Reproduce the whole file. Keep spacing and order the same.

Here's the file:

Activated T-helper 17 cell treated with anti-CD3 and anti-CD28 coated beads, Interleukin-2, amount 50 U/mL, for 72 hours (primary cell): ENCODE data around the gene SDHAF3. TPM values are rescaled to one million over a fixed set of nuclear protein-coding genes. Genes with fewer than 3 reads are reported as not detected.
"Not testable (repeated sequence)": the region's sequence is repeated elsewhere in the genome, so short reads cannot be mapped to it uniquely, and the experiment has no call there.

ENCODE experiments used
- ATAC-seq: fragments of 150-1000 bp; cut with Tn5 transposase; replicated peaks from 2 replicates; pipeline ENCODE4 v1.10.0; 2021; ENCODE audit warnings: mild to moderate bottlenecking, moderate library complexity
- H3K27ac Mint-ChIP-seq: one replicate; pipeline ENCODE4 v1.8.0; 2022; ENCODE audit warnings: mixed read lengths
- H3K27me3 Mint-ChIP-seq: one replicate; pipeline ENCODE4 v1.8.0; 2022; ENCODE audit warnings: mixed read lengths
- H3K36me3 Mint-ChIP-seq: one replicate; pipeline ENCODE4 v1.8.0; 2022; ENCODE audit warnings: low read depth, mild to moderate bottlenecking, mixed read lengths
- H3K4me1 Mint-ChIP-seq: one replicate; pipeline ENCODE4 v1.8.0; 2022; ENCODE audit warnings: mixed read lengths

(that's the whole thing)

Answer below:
Activated T-helper 17 cell treated with anti-CD3 and anti-CD28 coated beads, Interleukin-2, amount 50 U/mL, for 72 hours (primary cell): ENCODE data around the gene SDHAF3. TPM values are rescaled to one million over a fixed set of nuclear protein-coding genes. Genes with fewer than 3 reads are reported as not detected.
"Not testable (repeated sequence)": the region's sequence is repeated elsewhere in the genome, so short reads cannot be mapped to it uniquely, and the experiment has no call there.

ENCODE experiments used
- ATAC-seq: fragments of 150-1000 bp; cut with Tn5 transposase; replicated peaks from 2 replicates; pipeline ENCODE4 v1.10.0; 2021; ENCODE audit warnings: mild to moderate bottlenecking, moderate library complexity
- H3K27ac Mint-ChIP-seq: one replicate; pipeline ENCODE4 v1.8.0; 2022; ENCODE audit warnings: mixed read lengths
- H3K27me3 Mint-ChIP-seq: one replicate; pipeline ENCODE4 v1.8.0; 2022; ENCODE audit warnings: mixed read lengths
- H3K36me3 Mint-ChIP-seq: one replicate; pipeline ENCODE4 v1.8.0; 2022; ENCODE audit warnings: low read depth, mild to moderate bottlenecking, mixed read lengths
- H3K4me1 Mint-ChIP-seq: one replicate; pipeline ENCODE4 v1.8.0; 2022; ENCODE audit warnings: mixed read lengths